Love, memory, making

Today, I was absolutely stunned by a blog post on “Kitchen Vignettes” which combined memories of a much-missed mother with her signature summer recipe, together with a video of the daughter picking the fruit and making the dessert.  There is a beautiful response on the blog post which says:

“The video stunning (because you weave film like your mother knit wool)”

Kitchen Vignettes blog post

I would encourage you to pop over to the whole blog post here because it is beautifully written: a lovely tribute to a relationship which nourished and expressed care by baking.  It is that perfect mix of being personal without sentimental.

Remembering

I wonder if cooking a recipe by someone we love is a way of remembering them, in a delightful way.  It seems so ephemeral to make a plate of food as a way of expressing love – but over time, there is a repeating pattern of association with a particular dish and a person.  It’s an association of name, scent, taste, sensation, colour.  I think it has been well stated that the fastest memory path is smell – that a particular scent will suddenly take us back to a situation and memory – hopefully, a happy one.

In my small, very stained handwritten recipe book, I choose to name recipes by the person who gave me the recipe – and so it moves from their kitchen to mine, from their experience to mine.  And so I have “Janice’s Green Thai Curry”, “Karen’s Pizza”, “Oonagh’s Sweet and Sour Chicken” and “Louise’s Lemon Cake”.

I can still remember the exotic kitchen smells of a Japanese lady who hosted my family – and the very different curry aromas from an Indian friend’s kitchen.  I walked into her house, sniffed the woody scents and intrigued, asked “What did you make for tea?”  “Lasagne!” was her surprising comment.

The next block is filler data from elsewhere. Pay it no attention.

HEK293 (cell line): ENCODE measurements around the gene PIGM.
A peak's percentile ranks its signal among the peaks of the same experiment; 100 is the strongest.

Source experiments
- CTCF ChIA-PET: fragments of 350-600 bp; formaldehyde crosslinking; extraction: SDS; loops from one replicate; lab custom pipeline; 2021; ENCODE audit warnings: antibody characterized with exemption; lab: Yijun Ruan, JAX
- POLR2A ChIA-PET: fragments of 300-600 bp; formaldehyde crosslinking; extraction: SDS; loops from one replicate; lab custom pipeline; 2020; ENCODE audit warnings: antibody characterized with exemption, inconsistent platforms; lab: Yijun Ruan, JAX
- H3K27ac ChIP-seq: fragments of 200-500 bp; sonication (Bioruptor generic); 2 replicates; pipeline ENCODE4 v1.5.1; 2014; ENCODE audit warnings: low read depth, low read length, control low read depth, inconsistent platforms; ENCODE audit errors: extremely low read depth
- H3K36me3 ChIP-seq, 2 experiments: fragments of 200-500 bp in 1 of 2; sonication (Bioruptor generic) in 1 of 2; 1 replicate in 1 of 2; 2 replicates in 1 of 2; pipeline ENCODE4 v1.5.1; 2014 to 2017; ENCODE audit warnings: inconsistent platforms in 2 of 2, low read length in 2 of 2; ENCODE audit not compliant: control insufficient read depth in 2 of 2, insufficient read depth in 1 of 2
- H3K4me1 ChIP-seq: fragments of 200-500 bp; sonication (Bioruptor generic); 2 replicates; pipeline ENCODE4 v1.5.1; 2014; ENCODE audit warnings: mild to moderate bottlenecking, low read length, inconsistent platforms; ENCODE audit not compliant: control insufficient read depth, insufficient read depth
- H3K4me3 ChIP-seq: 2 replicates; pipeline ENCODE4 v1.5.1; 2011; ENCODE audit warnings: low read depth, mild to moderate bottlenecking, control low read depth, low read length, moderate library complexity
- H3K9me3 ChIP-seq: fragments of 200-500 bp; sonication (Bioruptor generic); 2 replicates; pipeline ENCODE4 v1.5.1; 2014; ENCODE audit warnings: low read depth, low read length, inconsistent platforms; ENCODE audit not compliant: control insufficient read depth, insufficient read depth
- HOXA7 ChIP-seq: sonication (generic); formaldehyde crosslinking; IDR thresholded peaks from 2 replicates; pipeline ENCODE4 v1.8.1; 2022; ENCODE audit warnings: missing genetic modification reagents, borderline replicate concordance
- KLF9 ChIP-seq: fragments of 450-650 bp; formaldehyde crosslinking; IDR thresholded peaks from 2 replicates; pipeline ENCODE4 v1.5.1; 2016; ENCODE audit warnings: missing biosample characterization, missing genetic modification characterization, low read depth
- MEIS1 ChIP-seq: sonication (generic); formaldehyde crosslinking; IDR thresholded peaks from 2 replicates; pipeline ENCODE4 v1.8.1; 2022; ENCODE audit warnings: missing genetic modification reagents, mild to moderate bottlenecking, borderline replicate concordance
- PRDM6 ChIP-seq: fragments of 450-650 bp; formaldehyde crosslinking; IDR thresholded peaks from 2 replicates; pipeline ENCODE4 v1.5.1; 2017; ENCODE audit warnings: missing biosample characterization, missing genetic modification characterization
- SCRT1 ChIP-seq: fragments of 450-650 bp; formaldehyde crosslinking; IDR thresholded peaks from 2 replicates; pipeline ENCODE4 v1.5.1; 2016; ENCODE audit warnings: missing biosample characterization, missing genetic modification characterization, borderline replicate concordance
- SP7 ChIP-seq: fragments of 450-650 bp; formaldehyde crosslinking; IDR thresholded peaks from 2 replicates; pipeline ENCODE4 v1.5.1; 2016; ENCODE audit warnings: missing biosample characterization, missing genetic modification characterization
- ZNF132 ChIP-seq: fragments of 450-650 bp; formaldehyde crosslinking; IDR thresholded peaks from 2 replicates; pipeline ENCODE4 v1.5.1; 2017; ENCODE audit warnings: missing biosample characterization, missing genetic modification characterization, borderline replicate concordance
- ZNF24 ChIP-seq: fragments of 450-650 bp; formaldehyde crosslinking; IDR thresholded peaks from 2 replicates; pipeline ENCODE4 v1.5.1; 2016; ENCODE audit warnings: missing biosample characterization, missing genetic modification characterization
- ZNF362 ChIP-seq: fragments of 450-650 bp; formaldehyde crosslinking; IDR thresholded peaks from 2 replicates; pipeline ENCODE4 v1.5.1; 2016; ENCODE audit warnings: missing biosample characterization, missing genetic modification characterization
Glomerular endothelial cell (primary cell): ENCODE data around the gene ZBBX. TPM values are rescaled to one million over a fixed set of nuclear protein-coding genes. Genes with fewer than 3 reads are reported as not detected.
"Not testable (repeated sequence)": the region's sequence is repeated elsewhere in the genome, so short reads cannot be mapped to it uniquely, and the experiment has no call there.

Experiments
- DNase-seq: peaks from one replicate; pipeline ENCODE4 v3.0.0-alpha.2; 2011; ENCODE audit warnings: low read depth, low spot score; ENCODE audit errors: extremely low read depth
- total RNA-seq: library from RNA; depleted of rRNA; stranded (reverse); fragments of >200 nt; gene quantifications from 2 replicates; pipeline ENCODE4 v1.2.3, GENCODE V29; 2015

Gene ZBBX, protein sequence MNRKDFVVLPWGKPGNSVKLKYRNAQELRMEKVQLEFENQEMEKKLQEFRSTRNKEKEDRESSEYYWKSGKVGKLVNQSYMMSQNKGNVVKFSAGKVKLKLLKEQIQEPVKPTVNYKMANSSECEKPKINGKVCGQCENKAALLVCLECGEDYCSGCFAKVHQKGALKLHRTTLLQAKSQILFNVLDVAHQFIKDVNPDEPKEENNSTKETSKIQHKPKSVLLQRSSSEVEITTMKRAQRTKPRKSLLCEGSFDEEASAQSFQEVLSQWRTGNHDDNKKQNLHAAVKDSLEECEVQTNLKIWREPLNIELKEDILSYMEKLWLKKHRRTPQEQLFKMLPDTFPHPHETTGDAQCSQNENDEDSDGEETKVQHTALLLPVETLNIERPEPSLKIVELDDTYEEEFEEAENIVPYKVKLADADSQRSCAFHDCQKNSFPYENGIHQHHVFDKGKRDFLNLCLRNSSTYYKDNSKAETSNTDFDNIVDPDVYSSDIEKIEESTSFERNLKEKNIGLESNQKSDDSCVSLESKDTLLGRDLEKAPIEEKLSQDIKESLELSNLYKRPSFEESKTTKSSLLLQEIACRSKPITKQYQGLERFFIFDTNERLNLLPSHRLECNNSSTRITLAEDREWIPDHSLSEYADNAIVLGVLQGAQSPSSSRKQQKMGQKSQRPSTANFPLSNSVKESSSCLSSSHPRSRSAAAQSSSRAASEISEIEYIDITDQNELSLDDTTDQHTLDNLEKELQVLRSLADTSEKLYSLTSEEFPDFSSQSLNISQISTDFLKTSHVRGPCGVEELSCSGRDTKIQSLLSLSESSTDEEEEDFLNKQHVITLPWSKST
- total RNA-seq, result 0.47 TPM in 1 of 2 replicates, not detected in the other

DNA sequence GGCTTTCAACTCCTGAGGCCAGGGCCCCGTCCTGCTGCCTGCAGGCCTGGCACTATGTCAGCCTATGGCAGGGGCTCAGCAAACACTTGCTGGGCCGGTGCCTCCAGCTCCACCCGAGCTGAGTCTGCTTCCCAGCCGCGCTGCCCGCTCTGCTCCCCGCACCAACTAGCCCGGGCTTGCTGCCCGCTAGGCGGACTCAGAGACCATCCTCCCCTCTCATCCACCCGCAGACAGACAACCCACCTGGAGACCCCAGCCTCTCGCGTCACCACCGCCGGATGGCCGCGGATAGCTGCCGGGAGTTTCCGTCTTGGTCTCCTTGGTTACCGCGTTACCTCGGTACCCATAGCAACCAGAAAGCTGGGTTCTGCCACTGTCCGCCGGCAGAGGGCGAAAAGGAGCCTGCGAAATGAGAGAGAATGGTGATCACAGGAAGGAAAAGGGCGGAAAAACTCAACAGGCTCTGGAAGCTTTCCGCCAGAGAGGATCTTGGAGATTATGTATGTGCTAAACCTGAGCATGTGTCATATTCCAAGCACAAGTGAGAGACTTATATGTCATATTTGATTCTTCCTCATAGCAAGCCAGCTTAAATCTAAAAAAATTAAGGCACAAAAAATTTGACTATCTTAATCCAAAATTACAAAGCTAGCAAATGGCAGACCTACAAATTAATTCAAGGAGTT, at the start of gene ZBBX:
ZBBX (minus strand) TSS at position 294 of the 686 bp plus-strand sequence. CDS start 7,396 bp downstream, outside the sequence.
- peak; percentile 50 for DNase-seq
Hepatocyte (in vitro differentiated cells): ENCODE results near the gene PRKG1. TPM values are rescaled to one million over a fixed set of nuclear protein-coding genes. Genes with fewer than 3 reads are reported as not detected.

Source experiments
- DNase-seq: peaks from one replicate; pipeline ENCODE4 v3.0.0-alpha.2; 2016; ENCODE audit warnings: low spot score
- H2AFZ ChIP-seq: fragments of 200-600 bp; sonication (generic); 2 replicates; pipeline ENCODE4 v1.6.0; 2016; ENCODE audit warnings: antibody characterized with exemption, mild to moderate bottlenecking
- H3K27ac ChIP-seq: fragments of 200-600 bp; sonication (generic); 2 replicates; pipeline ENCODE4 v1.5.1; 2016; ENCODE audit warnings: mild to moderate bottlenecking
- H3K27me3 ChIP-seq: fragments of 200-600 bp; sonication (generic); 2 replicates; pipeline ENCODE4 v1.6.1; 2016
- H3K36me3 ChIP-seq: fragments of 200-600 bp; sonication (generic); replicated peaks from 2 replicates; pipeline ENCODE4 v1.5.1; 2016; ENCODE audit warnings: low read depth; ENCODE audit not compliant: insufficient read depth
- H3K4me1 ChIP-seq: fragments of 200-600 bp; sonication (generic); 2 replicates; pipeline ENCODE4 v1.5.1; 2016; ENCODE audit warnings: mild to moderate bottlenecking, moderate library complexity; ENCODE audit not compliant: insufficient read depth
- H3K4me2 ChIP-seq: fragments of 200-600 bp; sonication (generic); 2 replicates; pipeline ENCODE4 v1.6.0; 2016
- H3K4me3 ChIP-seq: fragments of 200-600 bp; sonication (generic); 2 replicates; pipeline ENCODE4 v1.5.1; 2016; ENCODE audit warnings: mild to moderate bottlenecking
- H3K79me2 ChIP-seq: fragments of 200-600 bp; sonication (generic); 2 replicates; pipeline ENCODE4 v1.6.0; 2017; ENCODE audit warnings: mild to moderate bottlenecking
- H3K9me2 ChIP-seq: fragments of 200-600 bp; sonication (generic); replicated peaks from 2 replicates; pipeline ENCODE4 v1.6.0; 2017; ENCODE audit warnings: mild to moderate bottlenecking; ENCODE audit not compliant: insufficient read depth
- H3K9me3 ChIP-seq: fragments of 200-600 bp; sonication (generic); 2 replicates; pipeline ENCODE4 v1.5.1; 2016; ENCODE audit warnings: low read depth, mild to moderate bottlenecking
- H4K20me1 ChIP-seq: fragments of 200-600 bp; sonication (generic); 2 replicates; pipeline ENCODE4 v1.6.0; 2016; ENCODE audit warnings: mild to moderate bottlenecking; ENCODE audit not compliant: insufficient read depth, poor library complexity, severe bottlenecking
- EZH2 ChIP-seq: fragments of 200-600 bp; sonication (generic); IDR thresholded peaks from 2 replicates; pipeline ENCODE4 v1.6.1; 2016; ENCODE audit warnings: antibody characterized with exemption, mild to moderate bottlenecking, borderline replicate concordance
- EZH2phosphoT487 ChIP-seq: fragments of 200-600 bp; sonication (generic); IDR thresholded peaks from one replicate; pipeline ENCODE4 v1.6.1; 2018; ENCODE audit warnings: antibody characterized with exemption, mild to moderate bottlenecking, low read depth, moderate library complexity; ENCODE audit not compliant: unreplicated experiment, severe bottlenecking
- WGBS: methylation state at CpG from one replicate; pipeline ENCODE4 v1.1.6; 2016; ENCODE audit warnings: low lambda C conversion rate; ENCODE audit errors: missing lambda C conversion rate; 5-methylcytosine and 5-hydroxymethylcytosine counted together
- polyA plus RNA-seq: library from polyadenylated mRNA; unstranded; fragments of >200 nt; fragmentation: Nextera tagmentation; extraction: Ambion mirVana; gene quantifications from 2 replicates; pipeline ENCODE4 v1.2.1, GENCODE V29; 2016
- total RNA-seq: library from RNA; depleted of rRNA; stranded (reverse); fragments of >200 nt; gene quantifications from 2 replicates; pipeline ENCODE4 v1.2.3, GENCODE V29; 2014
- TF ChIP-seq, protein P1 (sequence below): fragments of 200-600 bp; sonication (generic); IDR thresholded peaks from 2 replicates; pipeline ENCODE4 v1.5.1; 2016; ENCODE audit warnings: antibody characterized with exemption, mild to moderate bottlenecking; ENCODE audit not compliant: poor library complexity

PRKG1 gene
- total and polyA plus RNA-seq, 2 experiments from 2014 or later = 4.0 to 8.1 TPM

On film, there is a great example of food and remembering in the animation feature “Ratatouille”.  In one scene, the extremely negative and fussy food critic is served food cooked by the resident chef (who is a rat) – and at the first mouthful, he goes straight into a memory of his mum serving him a comforting plate of the same dish.  (At the moment, that clip is available via Youtube as “Remy cooks Ratatouille”, although it has not been posted by the film’s maker, so may in time be removed for copyright reasons.)

Creative Takeaway

What smells and meals do you remember with affection?  Have you considered finding the recipe and recreating them?

Do you have a signature dish, something tweaked by you to be personalised?

What do you make – in any medium – which is particularly you?  Consider making one to give away/share with someone you love, early in the New Year.  If you have a personal recipe, consider handwriting it out and giving it to a friend or younger person, as a lasting gift.

 

 

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